Carpal Tunnel Syndrome (CTS) – “Fact Sheet”
What is it? Carpal Tunnel Syndrome (CTS) occurs when a nerve on the palm side of the wrist is pinched. It is named after the area of the wrist from where the symptoms occur. The Carpal Tunnel is basically a horseshoe shape made from 8 small carpal bones and the ends of the horseshoe are connected with a ligament thus completing the “tunnel.”
What are the symptoms? CTS symptoms include pain from swelling of the tendons inside the CT. When the nerve pinch occurs, numbness, tingling, or a half asleep sensation into the 2nd, 3rd, and 4th fingers occurs. This is often worse at night due to the wrist being bent when asleep. This often wakes the person and shaking/flicking the hand/fingers is needed to “wake them up.” Grip weakness is also associated with CTS such as difficulty opening jars.
What are the causes? Usually, over use from tasks including repetitive line work (meat/fish/poultry packing, cookie/food packing), typing, sewing, carpentry, waiting tables, and the like. Other “contributors” include hormone related conditions such as hypothyroid, dysmenorrhea, diabetes, and obesity. These fast/repetitive movements cause swelling of the tunnel’s contents (9 tendons and the median nerve) and the nerve is pushed into the ligament connecting the ends of the horseshoe/tunnel.
Who is at risk? Gender is a significant factor as women are 3x more likely to develop CTS than men as the CT may be smaller in woman. The dominant hand is often first affected and more severe. Hormone imbalances as described above also increase risk.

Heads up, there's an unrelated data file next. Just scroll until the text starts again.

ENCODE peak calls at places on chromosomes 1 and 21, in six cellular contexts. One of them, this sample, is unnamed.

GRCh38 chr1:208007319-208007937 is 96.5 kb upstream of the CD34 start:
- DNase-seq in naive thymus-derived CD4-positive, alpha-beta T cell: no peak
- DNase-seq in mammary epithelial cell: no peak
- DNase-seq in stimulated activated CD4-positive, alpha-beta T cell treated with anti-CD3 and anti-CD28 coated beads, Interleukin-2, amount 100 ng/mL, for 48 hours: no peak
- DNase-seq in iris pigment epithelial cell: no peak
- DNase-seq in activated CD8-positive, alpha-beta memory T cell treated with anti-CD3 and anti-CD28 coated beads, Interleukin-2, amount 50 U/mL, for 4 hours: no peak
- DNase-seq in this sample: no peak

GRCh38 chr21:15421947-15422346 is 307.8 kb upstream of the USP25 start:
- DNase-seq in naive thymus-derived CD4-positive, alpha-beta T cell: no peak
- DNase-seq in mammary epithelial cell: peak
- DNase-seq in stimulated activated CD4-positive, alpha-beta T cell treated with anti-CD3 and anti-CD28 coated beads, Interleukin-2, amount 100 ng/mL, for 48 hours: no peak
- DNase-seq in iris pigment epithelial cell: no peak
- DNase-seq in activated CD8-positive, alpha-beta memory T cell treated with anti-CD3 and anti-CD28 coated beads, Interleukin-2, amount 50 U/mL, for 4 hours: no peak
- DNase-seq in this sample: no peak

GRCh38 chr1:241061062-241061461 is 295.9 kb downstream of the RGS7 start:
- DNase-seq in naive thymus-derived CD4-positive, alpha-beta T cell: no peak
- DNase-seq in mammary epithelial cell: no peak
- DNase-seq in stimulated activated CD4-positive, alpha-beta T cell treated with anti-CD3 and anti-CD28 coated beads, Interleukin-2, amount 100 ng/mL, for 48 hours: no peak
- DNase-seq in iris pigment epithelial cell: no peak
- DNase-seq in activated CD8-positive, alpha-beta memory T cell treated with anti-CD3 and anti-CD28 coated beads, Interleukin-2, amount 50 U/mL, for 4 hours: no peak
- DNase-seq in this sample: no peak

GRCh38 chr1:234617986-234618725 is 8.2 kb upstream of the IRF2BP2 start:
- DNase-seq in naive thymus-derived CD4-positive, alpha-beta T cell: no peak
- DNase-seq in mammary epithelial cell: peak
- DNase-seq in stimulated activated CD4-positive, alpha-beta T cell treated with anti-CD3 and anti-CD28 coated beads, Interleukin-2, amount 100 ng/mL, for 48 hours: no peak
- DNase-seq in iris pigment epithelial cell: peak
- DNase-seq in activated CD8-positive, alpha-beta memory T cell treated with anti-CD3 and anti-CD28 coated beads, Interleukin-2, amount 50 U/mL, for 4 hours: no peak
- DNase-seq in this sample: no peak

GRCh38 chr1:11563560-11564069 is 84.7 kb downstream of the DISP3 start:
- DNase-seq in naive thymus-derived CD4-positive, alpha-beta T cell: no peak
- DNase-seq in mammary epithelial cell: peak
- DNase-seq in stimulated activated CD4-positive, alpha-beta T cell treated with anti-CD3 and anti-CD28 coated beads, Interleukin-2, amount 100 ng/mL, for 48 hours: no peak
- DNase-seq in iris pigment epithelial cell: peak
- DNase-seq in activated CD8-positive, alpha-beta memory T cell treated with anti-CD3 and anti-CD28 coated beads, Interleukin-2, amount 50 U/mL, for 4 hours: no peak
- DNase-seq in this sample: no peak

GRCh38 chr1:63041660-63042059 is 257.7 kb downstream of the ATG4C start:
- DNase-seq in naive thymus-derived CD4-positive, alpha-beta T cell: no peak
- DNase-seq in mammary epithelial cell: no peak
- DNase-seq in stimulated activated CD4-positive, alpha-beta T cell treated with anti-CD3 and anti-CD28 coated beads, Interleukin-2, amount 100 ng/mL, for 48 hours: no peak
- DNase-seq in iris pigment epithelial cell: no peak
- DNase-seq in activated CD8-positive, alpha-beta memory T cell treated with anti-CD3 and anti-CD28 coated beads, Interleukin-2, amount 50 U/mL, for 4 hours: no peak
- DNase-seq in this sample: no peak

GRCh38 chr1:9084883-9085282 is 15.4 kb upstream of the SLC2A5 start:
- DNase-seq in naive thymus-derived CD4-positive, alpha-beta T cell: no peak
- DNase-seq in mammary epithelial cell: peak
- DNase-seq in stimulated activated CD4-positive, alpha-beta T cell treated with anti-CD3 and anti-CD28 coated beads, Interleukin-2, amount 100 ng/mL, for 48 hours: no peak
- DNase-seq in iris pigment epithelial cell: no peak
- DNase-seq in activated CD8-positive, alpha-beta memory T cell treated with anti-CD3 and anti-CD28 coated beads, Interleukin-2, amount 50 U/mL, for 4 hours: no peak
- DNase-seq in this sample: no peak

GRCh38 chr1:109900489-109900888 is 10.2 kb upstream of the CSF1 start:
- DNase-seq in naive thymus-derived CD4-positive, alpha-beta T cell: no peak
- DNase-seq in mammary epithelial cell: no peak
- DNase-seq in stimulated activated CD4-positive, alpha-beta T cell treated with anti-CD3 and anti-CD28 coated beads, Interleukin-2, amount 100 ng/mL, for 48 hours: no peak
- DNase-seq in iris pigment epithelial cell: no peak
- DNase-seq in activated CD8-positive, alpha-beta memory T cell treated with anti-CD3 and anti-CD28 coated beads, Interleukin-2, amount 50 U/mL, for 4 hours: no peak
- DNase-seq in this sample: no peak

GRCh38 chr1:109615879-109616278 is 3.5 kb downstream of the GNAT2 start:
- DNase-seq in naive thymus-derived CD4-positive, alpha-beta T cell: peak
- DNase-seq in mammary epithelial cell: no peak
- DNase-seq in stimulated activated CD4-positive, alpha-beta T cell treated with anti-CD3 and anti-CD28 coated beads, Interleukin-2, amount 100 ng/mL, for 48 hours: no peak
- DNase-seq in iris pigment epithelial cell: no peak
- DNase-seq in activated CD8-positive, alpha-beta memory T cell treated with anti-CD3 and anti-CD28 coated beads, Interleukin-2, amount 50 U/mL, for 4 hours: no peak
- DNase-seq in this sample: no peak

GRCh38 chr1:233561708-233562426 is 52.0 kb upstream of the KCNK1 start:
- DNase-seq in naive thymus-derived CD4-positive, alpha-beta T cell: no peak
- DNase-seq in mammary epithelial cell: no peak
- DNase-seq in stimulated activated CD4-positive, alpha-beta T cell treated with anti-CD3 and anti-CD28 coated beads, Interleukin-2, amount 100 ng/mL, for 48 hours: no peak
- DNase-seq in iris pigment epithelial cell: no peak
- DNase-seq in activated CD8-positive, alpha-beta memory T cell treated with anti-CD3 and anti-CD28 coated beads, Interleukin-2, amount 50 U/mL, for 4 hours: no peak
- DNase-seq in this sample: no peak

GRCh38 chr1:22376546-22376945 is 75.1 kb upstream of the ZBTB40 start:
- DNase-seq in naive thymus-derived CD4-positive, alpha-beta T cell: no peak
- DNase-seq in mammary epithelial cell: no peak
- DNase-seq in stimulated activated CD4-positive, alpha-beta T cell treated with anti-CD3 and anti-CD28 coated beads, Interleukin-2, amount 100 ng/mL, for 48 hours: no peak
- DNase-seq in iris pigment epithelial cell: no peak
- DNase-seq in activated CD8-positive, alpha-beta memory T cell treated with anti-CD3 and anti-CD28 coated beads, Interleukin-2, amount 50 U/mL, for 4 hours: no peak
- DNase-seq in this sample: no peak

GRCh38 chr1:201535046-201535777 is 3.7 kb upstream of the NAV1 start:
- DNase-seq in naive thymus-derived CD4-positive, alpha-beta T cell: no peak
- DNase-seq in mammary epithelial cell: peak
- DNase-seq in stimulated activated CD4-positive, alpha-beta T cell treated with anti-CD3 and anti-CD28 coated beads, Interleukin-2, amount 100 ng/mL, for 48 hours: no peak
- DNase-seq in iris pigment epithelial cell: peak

How is it diagnosed? The history of the symptoms as well as physical examination of the hands, arms, shoulders and neck can lead to the proper diagnosis. The exam consists of trying to reproduce the numbness into the fingers by pressing/holding over the CT and other areas where the nerve runs down the arm (including the neck where the nerve originates), tapping over the CT with a reflex hammer, bending and holding the wrists at the extreme endpoints of motion. Also, poking the skin with a sharp object and comparing the 2nd to 4th fingers to other parts of the hand and the opposite side commonly yields differences between the two sides. Questionnaires and hand diagrams completed by the patient are helpful and quantify the degree of severity. Tests used during the course of treatment help track improvements. More sophisticated testing includes an EMG (nerve conduction test) that tests the motor and sensory changes when the nerve is pinched.
How is it treated? Chiropractic approaches include manipulation of the wrist, hand, forearm, shoulder and neck, specifically addressing the areas of greatest restricted motion. Soft tissue therapy includes massage, active release, graston, trigger point, and a host of physical therapy modalities such as light/low level laser, IFC, ultrasound, microcurrent, and low frequency approaches. Exercise training to be repeated multiple times per day is very helpful. Wrist bracing especially at night is also a common treatment approach used by health care providers. Nutritional counseling and supplementation is also very helpful.
How can it be prevented? Work station assessments, staying in shape (avoid obesity), taking “minibreaks” when doing repetitive work, and proper treatment for conditions like hypothyroid, diabetes, and other disorders associated with CTS.
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